The role of B cells in autoimmune inflammatory diseases is emerging as one of the most interesting, if not controversial, topics in the development of targeted therapies. This has been highlighted recently by the announcement of a second positive trial of a B cell–targeted treatment in systemic lupus erythematosus (SLE) and by another report of progressive multifocal leukoencephalopathy (PML) in a rheumatoid arthritis (RA) patient treated with rituximab. The diseases considered for B cell–targeted therapy run the spectrum from traditionally viewed B cell–centric diseases such as SLE, to RA, to conventionally viewed T cell–mediated conditions such as multiple sclerosis (MS) (see Table 1, at right). Correspondingly, there are an increasing number of B cell–directed therapies in development for the treatment of autoimmune disease.
B-cell depletion therapy is now routinely used in the treatment of diverse diseases, especially those refractory to conventional immunosuppressive therapy. Moreover, what once was viewed as a one-time therapy often is now used recurrently. It is critical to understand the impact of B-cell depletion on normal immune responses, the reasons B cell–targeted therapies may be efficacious in such a broad range of diseases, potential differences in B cell–directed therapies in efficacy and mechanism of action, and determination as to whether there are subsets of patients who will respond particularly well to B-cell approaches as opposed to other treatment modalities.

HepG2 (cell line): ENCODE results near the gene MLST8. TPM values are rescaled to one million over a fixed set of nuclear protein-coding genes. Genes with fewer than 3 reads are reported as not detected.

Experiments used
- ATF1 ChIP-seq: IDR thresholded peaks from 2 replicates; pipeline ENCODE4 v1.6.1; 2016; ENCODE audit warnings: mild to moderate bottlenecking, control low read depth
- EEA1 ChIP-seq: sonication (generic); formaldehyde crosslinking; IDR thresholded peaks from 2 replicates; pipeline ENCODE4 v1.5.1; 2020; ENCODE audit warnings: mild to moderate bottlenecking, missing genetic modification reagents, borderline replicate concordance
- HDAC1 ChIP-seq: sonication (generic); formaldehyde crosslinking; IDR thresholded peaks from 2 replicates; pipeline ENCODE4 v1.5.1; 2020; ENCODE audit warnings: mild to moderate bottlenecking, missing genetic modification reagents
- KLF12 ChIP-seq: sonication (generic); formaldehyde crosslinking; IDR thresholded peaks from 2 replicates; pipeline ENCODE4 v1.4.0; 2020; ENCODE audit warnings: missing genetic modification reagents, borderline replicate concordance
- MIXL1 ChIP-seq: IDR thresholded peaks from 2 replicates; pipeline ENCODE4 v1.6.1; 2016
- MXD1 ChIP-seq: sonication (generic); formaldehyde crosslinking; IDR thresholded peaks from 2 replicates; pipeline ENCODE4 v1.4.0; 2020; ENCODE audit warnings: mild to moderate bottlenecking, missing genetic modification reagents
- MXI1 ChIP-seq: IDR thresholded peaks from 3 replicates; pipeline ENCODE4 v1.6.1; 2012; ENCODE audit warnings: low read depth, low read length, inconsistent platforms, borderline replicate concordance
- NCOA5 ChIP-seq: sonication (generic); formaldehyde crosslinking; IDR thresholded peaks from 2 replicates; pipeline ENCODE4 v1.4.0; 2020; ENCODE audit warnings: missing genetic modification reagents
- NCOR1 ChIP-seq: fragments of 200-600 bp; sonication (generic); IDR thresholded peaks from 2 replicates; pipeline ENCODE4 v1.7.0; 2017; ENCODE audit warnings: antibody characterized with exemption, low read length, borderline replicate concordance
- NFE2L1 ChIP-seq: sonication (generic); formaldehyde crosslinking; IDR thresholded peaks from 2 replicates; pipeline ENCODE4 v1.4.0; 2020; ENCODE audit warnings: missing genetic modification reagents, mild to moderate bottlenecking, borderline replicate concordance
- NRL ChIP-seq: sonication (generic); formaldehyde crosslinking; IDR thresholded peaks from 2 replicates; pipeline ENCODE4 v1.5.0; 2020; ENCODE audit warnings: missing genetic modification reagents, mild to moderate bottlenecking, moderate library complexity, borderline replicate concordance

The Multi-layered Role of B Cells in Autoimmune Disease
To understand the efficacy of B-cell therapies, as well as treatment response heterogeneity, we need to consider the role of the B cell in autoimmune diseases. As a starting point, to borrow a phrase, autoimmune diseases are not created equal. Certain diseases may be predominantly autoantibody mediated, others may involve B cells via autoantibody-independent mechanisms such as cytokine production or antigen presentation, other disease may be T-cell driven, and many undoubtedly represent some combination of these.
The importance of antibody-independent roles for B cells is often underappreciated, but is highlighted by certain important findings: 1) In mouse lupus, B cells are critical to the development of disease even when they are unable to secrete autoantibodies1; 2) In at least some human autoimmune diseases, the efficacy of B-cell depletion is dissociated from changes in levels of autoantibodies; and 3) The most compelling efficacy data for B-cell depletion occurs in diseases that are traditionally viewed as T-cell driven (e.g., RA and MS), suggesting a role for B cells in regulating other immune cells.